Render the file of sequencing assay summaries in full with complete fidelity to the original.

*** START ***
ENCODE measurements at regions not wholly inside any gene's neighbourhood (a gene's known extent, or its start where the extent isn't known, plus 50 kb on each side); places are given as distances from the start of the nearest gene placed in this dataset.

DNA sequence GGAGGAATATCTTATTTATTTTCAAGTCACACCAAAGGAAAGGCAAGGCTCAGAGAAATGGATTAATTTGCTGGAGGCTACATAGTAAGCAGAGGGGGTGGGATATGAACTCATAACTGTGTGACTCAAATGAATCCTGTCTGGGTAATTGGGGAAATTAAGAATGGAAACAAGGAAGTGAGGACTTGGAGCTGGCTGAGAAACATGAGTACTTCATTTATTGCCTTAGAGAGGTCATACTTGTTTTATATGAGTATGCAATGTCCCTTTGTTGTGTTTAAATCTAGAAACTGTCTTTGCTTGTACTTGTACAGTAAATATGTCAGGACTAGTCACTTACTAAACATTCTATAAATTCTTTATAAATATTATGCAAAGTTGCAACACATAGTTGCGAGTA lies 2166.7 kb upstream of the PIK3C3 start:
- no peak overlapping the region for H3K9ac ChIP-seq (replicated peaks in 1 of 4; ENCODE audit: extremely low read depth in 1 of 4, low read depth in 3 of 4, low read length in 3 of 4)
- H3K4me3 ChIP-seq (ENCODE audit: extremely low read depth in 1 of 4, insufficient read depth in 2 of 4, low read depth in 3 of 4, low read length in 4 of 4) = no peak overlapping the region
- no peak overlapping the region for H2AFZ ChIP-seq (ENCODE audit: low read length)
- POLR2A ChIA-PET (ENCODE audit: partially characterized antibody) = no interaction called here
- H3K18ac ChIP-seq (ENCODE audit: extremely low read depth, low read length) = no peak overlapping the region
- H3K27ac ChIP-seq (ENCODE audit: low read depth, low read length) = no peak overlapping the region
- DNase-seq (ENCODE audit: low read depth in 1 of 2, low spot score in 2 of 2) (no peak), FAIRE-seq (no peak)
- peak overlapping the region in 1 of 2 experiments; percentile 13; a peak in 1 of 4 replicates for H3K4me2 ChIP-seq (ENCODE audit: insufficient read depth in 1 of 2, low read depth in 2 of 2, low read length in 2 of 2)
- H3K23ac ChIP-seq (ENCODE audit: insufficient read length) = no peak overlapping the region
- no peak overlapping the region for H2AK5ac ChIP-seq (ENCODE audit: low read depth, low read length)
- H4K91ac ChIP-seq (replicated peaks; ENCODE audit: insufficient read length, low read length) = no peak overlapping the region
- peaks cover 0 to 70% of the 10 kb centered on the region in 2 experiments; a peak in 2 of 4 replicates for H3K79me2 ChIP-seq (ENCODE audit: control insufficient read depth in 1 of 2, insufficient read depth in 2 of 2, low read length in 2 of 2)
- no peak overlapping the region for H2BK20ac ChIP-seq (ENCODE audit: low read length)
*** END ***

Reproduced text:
ENCODE measurements at regions not wholly inside any gene's neighbourhood (a gene's known extent, or its start where the extent isn't known, plus 50 kb on each side); places are given as distances from the start of the nearest gene placed in this dataset.

DNA sequence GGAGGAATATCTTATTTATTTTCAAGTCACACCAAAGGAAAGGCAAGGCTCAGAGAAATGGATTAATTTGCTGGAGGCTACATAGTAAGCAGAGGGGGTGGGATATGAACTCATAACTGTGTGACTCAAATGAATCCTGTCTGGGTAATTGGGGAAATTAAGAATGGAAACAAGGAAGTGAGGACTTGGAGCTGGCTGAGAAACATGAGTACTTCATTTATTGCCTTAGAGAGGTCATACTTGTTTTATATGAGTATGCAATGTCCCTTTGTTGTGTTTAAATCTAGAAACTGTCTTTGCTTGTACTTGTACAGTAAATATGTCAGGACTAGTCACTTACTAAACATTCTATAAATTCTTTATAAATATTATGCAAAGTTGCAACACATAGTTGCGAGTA lies 2166.7 kb upstream of the PIK3C3 start:
- no peak overlapping the region for H3K9ac ChIP-seq (replicated peaks in 1 of 4; ENCODE audit: extremely low read depth in 1 of 4, low read depth in 3 of 4, low read length in 3 of 4)
- H3K4me3 ChIP-seq (ENCODE audit: extremely low read depth in 1 of 4, insufficient read depth in 2 of 4, low read depth in 3 of 4, low read length in 4 of 4) = no peak overlapping the region
- no peak overlapping the region for H2AFZ ChIP-seq (ENCODE audit: low read length)
- POLR2A ChIA-PET (ENCODE audit: partially characterized antibody) = no interaction called here
- H3K18ac ChIP-seq (ENCODE audit: extremely low read depth, low read length) = no peak overlapping the region
- H3K27ac ChIP-seq (ENCODE audit: low read depth, low read length) = no peak overlapping the region
- DNase-seq (ENCODE audit: low read depth in 1 of 2, low spot score in 2 of 2) (no peak), FAIRE-seq (no peak)
- peak overlapping the region in 1 of 2 experiments; percentile 13; a peak in 1 of 4 replicates for H3K4me2 ChIP-seq (ENCODE audit: insufficient read depth in 1 of 2, low read depth in 2 of 2, low read length in 2 of 2)
- H3K23ac ChIP-seq (ENCODE audit: insufficient read length) = no peak overlapping the region
- no peak overlapping the region for H2AK5ac ChIP-seq (ENCODE audit: low read depth, low read length)
- H4K91ac ChIP-seq (replicated peaks; ENCODE audit: insufficient read length, low read length) = no peak overlapping the region
- peaks cover 0 to 70% of the 10 kb centered on the region in 2 experiments; a peak in 2 of 4 replicates for H3K79me2 ChIP-seq (ENCODE audit: control insufficient read depth in 1 of 2, insufficient read depth in 2 of 2, low read length in 2 of 2)
- no peak overlapping the region for H2BK20ac ChIP-seq (ENCODE audit: low read length)